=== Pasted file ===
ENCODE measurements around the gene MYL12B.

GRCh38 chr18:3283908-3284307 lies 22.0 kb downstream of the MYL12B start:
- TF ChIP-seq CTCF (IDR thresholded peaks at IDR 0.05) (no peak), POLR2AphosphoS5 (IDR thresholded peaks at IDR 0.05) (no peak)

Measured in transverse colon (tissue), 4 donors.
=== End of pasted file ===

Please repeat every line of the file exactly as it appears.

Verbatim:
ENCODE measurements around the gene MYL12B.

GRCh38 chr18:3283908-3284307 lies 22.0 kb downstream of the MYL12B start:
- TF ChIP-seq CTCF (IDR thresholded peaks at IDR 0.05) (no peak), POLR2AphosphoS5 (IDR thresholded peaks at IDR 0.05) (no peak)

Measured in transverse colon (tissue), 4 donors.